HomeGood BalitaFilipino designer builds typhoon-resistant Cuboid House in Albay

Filipino designer builds typhoon-resistant Cuboid House in Albay

Filipino Cuboid House Albay
Gil Bien’s Cuboid House Prototype in Malilipot, Albay. Image from Gil Bien’s Facebook Page.

Filipino designer Gil Bien has built a typhoon-resistant cuboid house in Albay in the Bicol Region which is frequently heavily struck by powerful storms that have led to the loss of lives and homes.

As a solution to his fellow Bicolanos’ perennial woes, the industrial designer of Dream Weaver Visual Exponents came up with a design for a resilient house whose prototypes have been built in Purok 4, San Jose, Malilipot, Albay.

Bien’s Cuboid House project was officially launched in October 2022 with the aim to provide sustainable housing units for Bicolanos, as well as other Filipinos who are in need of typhoon-proof housing.

“The project was born from my desire to give Filipinos a home that will never let the big bad wind blow it away! All my experiences and lessons as a designer was tested, but through these nearly 2 years of study, trials, and construction; I have never been more happier as a designer.

“My dream of helping the Filipinos through this project has been an eventful one. Following the harshness of the past few years, to the joyous celebration of the labor, my team and I went through,” Gil Bien posted on Facebook on October 2.

In news interviews, the ABS-CBN production set designer explained that removing the gutter from the roof and having concave walls in the design lessens the pressure from strong winds during typhoons.

Engineer Joshua Agar, a professor and a Travel Fellow in the International Association of Wind Engineers, approved the design and further explained in his ABS-CBN interview that due to the curves of the walls, the magnitude of vortices brought by the typhoon is lessened, thereby reducing the aerodynamic forces.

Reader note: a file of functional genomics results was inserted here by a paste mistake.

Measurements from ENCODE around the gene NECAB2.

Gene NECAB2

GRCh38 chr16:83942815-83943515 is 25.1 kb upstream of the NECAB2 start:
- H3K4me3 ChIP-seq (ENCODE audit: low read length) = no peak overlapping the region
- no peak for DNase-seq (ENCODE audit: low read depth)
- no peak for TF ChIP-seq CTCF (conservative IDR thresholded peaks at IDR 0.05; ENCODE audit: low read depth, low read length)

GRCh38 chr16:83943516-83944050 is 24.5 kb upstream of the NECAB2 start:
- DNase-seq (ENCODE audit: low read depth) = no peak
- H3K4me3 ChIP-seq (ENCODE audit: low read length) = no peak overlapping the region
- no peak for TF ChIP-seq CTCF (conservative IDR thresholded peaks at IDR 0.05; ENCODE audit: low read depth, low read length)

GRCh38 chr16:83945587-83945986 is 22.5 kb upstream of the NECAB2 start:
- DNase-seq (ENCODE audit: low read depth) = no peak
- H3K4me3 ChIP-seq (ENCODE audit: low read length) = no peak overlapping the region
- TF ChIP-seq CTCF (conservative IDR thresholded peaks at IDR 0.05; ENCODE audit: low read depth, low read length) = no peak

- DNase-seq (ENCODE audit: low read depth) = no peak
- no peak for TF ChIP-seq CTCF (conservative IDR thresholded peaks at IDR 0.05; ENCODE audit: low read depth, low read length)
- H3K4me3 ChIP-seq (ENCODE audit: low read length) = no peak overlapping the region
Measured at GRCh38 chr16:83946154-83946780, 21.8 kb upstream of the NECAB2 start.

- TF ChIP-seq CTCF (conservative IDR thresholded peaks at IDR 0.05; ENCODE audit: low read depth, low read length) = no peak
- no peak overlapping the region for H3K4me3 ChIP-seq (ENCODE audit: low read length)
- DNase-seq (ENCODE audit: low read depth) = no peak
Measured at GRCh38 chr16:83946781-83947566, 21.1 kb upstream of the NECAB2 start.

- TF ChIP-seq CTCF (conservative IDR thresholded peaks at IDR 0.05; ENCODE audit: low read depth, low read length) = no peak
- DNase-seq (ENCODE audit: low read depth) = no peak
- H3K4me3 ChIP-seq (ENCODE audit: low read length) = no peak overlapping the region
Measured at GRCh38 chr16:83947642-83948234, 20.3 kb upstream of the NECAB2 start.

Agar notes, however, that the real challenge is how to make it accessible to the public. “It is a good initiative. The next step is to make it accessible to the public. The goal is it has to be economically viable,” Engr. Agar added in a mix of Filipino and English.

Gil Bien estimated the total cost of about 1 million pesos for each housing unit which can be completed in a span of 2-3 months.

Despite the cost, Bien assures that it is an excellent investment in terms of the lessened repair costs in the future.

Bien said he is open to letting government agencies use his design to make it more accessible to the public as he is currently working on the required documents.

Resiliency is truly in the blood of Filipinos. It shows in the endless innovations in the housing industry, from homes made of resilient indigenous materials such as bamboo to an eco-bricks tiny house, a space-saving, eco-friendly home, to a remodeled jeepney campervan.

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Christian Tacsiat
Christian Tacsiat
Christian Tacsiat is a 4th Year BA Broadcasting student from the Philippine Christian University - Dasmariñas. He is a student servant-leader, with the hopes of creating more leaders out of others. He is a story teller whether it be through visuals or through his words. He aims to inspire more people through his works and his vision.

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